Short Stories

The below is a short story that was recently selected to appear in the City of Stories anthology.

Unshackled then Freed

Work hard all your life and then retire. Be happy. Finally. Do what you’ve always wanted to do. Buy a boat. Live on a boat. Escape the life you never escaped from. Mum dead. Dad dead. Wife dead. No one to judge. No one to offer advice that is in truth opinion. Narrow opinion.

Buy a boat. Buy a narrow boat. Irony our one faithful friend? Laugh. Ha. No. Don’t. Don’t fake it. Don’t revert to the safety of cynicism. Not anymore. Don’t allow it. Don’t sully the dream. Sell the farm. Buy a boat. Sail away. Or stay in the Bay. But have the option. Allow the possibility. Buy a boat. 

The north-west of Ireland is rich only in folklore. The land is rocky, barren, boggy. The mountain folk tough but traditionally impoverished. Sell the farm and buy a small boat. But sell the farm. 

He did. Jason did. Jason Midwinter Reilly. He sold the farm at the age of 73 and he bought a boat. The locals laughed. They mocked him gently at the bar and savagely when he left. When he escaped. He knew they would. He knew the rules. He wasn’t living in Dublin. Or even Cavan town. He’d done what none would do. He’d bought a boat in Bantry Bay. He’d traded security in favour of the unknown.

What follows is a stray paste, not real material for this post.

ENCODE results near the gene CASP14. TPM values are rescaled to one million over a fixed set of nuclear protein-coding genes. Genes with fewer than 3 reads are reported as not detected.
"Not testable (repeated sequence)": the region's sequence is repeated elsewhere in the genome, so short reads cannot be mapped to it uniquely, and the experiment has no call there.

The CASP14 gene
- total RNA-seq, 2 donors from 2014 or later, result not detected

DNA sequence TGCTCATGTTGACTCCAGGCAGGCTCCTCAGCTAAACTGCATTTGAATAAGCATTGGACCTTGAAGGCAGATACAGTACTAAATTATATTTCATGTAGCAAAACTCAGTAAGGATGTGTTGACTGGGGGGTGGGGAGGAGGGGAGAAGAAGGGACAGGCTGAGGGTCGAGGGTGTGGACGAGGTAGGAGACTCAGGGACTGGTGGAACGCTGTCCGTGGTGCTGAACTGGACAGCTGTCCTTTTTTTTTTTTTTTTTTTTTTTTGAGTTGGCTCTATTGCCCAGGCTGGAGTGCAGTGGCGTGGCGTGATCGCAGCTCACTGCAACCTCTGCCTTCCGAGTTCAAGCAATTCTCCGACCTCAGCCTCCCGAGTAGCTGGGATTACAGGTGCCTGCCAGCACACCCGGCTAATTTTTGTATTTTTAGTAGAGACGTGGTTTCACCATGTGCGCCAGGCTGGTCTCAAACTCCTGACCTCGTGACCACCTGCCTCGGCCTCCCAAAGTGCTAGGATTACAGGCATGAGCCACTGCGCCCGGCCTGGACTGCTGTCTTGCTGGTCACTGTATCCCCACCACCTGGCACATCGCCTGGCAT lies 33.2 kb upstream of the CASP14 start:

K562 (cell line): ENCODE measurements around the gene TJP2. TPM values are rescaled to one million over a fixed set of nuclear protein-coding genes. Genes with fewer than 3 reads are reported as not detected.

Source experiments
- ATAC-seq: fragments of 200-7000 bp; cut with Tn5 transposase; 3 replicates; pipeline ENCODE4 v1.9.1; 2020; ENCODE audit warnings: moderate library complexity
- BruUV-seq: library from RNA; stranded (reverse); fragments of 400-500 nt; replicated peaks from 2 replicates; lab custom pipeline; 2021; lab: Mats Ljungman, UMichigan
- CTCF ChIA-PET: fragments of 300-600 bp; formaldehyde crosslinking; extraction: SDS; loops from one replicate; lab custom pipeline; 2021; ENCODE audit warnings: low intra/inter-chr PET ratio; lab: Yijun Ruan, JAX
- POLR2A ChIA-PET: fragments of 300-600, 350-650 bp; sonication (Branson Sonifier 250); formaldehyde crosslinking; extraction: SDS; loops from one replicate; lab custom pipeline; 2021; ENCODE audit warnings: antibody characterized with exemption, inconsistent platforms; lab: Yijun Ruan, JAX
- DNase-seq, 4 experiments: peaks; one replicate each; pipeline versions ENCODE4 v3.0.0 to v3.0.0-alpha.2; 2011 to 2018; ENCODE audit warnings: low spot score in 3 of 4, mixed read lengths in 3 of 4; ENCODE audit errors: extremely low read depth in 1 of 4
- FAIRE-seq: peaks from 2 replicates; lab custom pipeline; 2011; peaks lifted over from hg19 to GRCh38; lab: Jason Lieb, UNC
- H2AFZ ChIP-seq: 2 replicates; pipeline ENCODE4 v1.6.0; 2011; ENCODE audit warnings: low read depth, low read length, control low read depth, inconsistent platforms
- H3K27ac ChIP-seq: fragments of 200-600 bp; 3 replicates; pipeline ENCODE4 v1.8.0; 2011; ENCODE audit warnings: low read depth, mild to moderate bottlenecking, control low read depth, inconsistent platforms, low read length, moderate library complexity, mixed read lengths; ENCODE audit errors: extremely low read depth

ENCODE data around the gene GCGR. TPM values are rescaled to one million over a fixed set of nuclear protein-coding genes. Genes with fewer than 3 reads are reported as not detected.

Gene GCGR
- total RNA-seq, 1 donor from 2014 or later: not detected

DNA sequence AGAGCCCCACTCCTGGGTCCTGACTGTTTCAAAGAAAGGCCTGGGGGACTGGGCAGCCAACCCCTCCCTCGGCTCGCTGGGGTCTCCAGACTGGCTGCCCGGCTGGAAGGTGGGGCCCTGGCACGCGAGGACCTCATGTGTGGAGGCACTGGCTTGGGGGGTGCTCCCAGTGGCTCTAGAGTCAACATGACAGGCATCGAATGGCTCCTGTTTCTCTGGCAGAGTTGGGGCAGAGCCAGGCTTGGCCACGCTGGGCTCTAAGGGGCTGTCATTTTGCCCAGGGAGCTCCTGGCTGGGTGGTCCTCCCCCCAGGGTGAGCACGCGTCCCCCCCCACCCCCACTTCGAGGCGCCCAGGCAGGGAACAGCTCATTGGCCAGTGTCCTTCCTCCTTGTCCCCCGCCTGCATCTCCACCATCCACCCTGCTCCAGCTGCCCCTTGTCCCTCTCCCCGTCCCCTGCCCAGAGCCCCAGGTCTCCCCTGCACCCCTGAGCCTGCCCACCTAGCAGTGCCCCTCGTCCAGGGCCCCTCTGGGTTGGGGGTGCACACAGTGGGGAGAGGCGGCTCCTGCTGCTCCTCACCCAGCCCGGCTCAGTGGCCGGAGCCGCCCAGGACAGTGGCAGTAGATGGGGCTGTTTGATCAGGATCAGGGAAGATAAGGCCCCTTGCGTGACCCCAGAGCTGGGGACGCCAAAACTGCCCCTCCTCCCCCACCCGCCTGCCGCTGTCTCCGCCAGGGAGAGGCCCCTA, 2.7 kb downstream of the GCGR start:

Jason knew nothing of boats. He wouldn’t sail until he was ready. He lived aboard a boat that stayed moored. September. October. November. Sea air and bracing walks. Cigarettes and seagulls. Ma Murphy’s for occasional libation. A quiet pint in a quiet corner. Contemplation under the shadow of Wolfe Tone’s statue. Reflection on rebellion. Jason missed his horses but it had been fairest to release them too. On Tuesdays he bought sausage rolls from the Box of Frogs bakery.

The storm came on a Thursday. Market day back in Leitrim. The boat was moored in a very summerly fashion. Jason Midwinter Reilly took his first voyage at 3 am on Friday. The wreckage was found six weeks later. Jason had not been reported missing.

News eventually spread and glasses were raised back home. They were pints of two halves. Jars of salute. Jars of satisfaction